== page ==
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Evolutionary origin of insect pheromones

Title data

Stökl, Johannes ; Steiger, Sandra:
Evolutionary origin of insect pheromones.
In: Current Opinion in Insect Science. Vol. 24 (2017) . - pp. 36-42.
ISSN 2214-5745
DOI: https://doi.org/10.1016/j.cois.2017.09.004

Abstract in another language

Communication via chemical signals, that is, pheromones, is of pivotal importance for most insects. According to current evolutionary theory, insect pheromones originated either from extant precursor compounds being selected for information transfer or by the pheromone components exploiting a pre-existing sensory bias in the receiver. Here, we review the available experimental evidence for both hypotheses. Existing data indicate that most insect pheromones evolved from precursor compounds that were emitted as metabolic by-products or that previously had other non-communicative functions. Many studies have investigated cuticular hydrocarbons that have evolved a communicative function, although examples of pheromones exist that have arisen from defensive secretions, hormones or dietary compounds. We summarize and discuss the selective pressures shaping the pheromone during signal evolution.

Further data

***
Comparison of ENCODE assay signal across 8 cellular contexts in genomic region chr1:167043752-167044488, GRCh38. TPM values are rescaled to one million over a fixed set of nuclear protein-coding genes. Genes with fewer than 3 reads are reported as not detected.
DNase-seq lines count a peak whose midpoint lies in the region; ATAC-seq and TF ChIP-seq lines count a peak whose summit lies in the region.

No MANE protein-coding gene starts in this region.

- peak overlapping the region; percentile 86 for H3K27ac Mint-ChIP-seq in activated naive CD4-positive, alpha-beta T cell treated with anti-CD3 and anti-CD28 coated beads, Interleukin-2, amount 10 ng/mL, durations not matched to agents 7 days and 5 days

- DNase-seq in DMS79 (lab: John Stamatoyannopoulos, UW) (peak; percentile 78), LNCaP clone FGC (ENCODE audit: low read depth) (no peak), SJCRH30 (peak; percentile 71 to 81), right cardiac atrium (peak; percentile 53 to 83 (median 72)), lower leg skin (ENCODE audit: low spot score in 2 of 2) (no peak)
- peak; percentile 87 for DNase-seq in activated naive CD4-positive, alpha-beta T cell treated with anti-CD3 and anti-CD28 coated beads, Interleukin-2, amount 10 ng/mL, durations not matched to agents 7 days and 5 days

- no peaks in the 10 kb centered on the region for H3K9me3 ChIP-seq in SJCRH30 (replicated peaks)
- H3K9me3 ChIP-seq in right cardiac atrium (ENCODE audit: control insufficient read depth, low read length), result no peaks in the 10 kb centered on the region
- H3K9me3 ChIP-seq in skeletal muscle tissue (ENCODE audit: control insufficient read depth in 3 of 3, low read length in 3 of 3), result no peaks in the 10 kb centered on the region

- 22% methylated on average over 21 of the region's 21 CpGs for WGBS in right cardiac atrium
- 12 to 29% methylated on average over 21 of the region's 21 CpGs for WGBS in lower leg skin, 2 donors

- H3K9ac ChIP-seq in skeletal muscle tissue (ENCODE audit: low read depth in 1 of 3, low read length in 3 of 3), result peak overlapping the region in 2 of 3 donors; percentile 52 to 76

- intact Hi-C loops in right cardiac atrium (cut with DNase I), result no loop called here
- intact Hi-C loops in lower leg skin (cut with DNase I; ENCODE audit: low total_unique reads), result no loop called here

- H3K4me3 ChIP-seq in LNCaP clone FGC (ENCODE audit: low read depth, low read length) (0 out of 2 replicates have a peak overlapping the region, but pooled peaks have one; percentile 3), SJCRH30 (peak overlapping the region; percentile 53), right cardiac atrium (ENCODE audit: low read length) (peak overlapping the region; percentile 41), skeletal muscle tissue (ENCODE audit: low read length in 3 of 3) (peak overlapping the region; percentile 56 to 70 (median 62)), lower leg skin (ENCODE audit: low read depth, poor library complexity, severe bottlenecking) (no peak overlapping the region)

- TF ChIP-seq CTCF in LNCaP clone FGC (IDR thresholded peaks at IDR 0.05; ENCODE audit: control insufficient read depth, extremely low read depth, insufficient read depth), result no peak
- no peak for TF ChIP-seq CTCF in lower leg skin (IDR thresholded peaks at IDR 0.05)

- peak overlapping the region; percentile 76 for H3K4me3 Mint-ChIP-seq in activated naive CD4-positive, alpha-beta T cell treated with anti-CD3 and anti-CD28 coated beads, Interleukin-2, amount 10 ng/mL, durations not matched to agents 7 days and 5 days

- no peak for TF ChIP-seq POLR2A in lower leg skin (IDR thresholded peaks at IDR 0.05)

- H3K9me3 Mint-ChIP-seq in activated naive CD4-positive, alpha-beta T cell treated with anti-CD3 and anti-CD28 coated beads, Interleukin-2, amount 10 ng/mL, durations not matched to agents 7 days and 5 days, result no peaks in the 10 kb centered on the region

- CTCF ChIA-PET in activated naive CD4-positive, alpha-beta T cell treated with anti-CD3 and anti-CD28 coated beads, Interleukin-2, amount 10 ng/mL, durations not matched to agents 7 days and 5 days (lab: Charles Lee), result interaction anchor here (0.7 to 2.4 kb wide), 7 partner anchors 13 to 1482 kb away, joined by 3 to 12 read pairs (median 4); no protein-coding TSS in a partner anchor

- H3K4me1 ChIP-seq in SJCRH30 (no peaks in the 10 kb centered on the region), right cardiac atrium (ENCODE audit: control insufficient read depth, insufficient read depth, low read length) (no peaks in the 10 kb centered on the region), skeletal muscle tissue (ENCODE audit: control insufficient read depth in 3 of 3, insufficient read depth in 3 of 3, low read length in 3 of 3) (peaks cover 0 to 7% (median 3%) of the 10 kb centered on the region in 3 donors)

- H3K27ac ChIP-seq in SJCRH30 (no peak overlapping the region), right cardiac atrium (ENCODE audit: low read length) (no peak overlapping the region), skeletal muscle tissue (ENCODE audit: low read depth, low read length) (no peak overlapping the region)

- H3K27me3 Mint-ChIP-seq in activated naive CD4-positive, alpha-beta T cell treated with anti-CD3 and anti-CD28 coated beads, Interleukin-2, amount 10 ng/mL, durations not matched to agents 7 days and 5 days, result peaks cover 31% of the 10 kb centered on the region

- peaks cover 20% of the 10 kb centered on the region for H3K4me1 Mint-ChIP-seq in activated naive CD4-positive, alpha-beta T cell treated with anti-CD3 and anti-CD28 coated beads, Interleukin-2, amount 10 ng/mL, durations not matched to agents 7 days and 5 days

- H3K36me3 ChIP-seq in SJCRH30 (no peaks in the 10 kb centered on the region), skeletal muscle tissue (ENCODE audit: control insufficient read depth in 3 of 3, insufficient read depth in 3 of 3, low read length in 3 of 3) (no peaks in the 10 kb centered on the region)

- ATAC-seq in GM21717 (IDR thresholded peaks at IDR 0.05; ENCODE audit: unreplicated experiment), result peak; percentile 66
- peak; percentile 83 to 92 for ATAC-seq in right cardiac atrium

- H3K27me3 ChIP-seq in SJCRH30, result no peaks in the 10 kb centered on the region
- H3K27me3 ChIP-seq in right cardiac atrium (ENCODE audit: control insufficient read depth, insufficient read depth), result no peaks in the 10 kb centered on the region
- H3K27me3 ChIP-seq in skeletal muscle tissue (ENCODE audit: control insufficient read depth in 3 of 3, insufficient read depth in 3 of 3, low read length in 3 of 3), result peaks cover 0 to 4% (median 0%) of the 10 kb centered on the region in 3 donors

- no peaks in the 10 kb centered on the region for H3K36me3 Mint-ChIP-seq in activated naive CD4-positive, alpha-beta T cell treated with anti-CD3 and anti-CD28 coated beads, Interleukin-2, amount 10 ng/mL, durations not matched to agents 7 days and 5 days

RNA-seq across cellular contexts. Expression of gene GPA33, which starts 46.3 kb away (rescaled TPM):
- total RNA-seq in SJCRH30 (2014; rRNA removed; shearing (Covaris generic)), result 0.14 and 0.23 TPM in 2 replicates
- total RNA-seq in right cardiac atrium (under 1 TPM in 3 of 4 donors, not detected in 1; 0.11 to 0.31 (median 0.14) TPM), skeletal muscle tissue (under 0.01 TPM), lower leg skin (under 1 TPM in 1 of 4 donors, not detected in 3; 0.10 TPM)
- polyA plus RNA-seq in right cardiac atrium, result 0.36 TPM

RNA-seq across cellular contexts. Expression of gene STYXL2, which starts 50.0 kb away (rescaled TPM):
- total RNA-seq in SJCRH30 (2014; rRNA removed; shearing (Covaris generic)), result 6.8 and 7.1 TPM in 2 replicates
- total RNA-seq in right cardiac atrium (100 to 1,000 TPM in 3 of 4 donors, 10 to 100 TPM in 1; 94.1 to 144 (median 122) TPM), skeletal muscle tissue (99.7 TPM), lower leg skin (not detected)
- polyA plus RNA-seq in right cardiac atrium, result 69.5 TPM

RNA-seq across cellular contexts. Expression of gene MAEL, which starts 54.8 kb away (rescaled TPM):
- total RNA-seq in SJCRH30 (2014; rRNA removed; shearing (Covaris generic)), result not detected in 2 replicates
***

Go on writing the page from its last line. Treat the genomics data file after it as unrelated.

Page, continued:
Item Type: Article in a journal
Refereed: Yes
Additional notes: BAYCEER147367
Institutions of the University: Faculties > Faculty of Biology, Chemistry and Earth Sciences
Faculties > Faculty of Biology, Chemistry and Earth Sciences > Department of Biology
Faculties > Faculty of Biology, Chemistry and Earth Sciences > Department of Biology > Chair Animal Ecology II - Evolutionary Animal Ecology
Faculties > Faculty of Biology, Chemistry and Earth Sciences > Department of Biology > Chair Animal Ecology II - Evolutionary Animal Ecology > Chair Animal Ecology II - Evolutionary Animal Ecology - Univ.-Prof. Dr. Sandra Steiger
Research Institutions
Research Institutions > Research Centres
Research Institutions > Research Centres > Bayreuth Center of Ecology and Environmental Research- BayCEER
Result of work at the UBT: No
DDC Subjects: 500 Science
Date Deposited: 08 Apr 2019 14:37
Last Modified: 08 Apr 2019 14:37
URI: https://eref.uni-bayreuth.de/id/eprint/48328